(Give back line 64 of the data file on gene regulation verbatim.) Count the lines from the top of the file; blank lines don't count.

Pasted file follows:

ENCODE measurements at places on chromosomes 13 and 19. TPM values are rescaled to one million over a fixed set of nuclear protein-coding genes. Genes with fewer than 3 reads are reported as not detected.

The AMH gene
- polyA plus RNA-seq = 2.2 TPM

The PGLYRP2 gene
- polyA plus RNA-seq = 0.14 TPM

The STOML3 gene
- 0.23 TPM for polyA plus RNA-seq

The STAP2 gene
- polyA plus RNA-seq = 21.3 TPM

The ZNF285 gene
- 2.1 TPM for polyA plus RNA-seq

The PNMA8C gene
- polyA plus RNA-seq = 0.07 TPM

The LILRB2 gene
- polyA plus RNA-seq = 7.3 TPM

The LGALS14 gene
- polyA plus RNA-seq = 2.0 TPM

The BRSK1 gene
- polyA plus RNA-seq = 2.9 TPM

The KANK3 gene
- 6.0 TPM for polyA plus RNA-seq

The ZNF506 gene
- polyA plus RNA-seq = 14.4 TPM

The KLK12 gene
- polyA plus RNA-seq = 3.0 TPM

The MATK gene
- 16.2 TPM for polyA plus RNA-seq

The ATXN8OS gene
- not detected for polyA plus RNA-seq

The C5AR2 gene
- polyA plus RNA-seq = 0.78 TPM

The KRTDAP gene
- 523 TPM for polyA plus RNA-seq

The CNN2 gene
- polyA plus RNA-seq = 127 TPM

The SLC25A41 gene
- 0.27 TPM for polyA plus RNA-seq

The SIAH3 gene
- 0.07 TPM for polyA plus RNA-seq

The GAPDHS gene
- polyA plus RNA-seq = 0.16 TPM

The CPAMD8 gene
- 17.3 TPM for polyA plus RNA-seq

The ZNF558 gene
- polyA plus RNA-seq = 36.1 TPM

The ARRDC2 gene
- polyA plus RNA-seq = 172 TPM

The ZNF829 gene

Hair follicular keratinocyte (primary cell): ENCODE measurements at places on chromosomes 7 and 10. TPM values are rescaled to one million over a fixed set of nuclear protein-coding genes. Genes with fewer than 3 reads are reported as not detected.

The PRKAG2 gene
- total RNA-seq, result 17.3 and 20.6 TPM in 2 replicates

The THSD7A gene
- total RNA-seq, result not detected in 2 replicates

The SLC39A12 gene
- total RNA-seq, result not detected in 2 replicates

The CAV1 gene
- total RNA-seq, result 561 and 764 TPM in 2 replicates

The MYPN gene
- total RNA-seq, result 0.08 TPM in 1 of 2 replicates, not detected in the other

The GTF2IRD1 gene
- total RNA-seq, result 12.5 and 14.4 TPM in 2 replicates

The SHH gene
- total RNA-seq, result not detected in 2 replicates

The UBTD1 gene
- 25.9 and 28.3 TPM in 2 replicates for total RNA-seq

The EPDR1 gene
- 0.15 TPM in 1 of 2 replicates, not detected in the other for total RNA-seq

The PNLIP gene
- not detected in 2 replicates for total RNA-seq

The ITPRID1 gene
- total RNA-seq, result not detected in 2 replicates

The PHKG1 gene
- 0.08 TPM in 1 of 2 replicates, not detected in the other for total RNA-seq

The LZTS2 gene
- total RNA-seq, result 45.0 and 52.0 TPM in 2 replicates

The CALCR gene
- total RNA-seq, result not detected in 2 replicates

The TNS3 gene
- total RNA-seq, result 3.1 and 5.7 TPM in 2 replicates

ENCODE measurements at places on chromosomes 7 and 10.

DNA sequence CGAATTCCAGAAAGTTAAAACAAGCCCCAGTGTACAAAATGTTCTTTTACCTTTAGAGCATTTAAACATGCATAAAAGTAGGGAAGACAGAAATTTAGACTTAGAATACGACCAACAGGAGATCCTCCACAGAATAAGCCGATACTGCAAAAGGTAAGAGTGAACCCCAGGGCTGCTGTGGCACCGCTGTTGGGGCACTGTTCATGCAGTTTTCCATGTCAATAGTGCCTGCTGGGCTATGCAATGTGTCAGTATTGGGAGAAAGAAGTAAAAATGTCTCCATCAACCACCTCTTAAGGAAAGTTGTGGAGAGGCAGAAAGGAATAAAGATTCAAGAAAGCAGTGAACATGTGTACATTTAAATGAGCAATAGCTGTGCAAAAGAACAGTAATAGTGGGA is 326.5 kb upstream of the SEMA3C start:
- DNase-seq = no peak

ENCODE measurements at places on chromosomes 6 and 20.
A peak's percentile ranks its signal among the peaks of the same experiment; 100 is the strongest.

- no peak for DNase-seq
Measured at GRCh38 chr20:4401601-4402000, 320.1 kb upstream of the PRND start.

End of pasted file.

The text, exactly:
The UBTD1 gene